Fracking bans pass in 2 counties, fail in Santa Barbara
Measures aimed at increasing control over non-conventional oil extraction known as “fracking” passed in two California counties after Tuesday’s vote. But a similar ban failed decisively in Santa Barbara, the only one of the three places where well operators use the technique, and where they are seeking to expand it.
In San Benito and Mendocino Counties, voters approved bans on high-intensity oil production techniques. In San Benito, nearly 57 percent of voters supported Measure J. Mendocino’s Measure S passed decisively with 67 percent of the vote.
Environmental activists claimed San Benito’s victory for the larger anti-fracking movement, which also has roots in 350.org's climate activism. "We set the bar for the rest of California,” said Kristin Owenreay at Measure J’s campaign party.
No public records of past fracking in San Benito exist; during the campaign, oil producers emphasized that no plans to frack there are underway. State records document no active wells within Mendocino county borders.
Oil industry money flooded into both San Benito and Santa Barbara to defeat the fracking bans. Chevron, ExxonMobil, Occidental Petroleum and others spent over $1.8 million on the San Benito race.
In Santa Barbara county, voters sent Measure P to a decisive defeat, with "no" votes outnumbering "yes" 63 percent to 37 percent.
“Onshore oil and gas production has operated safely for over a century in the county, and…voters have reaffirmed their desire for safe oil and gas production to continue,” said Jim Byrne, a spokesman with the No on P campaign.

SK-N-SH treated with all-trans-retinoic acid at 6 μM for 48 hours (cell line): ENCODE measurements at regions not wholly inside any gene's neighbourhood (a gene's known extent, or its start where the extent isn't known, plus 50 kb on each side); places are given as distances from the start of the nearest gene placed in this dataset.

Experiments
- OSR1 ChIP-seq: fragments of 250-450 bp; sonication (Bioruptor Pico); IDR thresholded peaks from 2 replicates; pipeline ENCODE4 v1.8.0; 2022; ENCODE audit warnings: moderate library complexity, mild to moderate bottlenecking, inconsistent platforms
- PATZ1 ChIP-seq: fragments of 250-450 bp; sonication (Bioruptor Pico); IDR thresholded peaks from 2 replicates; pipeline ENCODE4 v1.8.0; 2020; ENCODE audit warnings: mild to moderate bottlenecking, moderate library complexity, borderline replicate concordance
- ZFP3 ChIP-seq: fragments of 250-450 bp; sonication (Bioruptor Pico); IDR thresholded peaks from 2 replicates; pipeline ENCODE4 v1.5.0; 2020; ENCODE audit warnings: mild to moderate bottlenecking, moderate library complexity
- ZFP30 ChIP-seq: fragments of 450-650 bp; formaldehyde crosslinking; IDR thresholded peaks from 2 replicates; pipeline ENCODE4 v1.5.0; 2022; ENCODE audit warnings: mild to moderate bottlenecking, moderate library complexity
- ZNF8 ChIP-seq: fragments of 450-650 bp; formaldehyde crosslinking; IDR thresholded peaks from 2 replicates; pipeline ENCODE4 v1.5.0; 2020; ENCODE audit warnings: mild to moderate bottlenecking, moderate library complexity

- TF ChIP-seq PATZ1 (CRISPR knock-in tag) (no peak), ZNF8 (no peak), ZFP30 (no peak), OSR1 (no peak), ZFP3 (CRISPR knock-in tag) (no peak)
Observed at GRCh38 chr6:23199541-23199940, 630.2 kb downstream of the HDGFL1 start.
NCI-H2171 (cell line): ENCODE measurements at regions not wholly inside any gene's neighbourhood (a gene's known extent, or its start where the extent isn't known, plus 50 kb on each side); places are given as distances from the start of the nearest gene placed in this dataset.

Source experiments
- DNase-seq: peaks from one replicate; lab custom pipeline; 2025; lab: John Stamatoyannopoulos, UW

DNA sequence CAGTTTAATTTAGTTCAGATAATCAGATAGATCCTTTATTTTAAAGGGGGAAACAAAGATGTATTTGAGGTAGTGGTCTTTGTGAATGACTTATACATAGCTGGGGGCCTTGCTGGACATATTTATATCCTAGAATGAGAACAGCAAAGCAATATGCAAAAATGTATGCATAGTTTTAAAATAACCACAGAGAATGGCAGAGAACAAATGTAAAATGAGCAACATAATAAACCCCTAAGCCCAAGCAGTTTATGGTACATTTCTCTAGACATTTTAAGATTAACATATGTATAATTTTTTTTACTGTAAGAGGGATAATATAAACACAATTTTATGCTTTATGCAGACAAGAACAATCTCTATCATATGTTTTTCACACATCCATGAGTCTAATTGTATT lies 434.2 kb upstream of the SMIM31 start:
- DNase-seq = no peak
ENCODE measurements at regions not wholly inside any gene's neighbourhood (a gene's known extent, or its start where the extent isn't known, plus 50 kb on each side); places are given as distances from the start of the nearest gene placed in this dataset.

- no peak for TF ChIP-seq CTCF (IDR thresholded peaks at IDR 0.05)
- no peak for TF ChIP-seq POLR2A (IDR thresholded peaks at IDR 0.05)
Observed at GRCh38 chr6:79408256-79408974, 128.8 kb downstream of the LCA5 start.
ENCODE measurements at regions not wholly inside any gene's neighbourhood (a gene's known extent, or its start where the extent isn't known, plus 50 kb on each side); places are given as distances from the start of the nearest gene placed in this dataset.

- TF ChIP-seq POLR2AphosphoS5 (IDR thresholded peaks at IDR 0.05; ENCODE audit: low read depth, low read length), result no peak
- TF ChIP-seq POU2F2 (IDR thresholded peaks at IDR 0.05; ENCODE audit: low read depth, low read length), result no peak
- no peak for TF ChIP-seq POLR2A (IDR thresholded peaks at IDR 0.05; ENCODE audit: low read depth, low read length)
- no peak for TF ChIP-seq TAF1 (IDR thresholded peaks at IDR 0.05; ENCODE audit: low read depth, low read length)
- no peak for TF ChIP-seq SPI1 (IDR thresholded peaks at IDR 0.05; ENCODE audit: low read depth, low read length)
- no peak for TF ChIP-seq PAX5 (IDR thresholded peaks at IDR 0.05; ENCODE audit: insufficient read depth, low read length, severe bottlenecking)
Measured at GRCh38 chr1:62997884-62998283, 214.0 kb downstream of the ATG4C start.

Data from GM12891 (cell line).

Local oil producers threatened lawsuits against Santa Barbara County if Measure P succeeded. And Californians for Energy Independence, an industry group with major funding from Chevron and Aera Energy, funneled $7.6 million into Measure P. Local donors to the measure included Santa Maria Energy, Pacific Coast Energy Company, Venoco, and ERG, an independent operator that recently applied for 233 cyclic steam injection wells.
County agencies remained neutral during the campaign, but Erinn Briggs, an energy specialist with Santa Barbara County's Planning Department, confirmed that a majority of proposed onshore wells would use the technique:Supporters of the Measure P moratorium blamed being outspent 20-1 for their loss and vowed to continue watchdogging oil production in Santa Barbara.
Rebecca Claassen, a co-founder of the Santa Barbara County Water Guardians, said, “This campaign was the beginning of the fight, not the end.”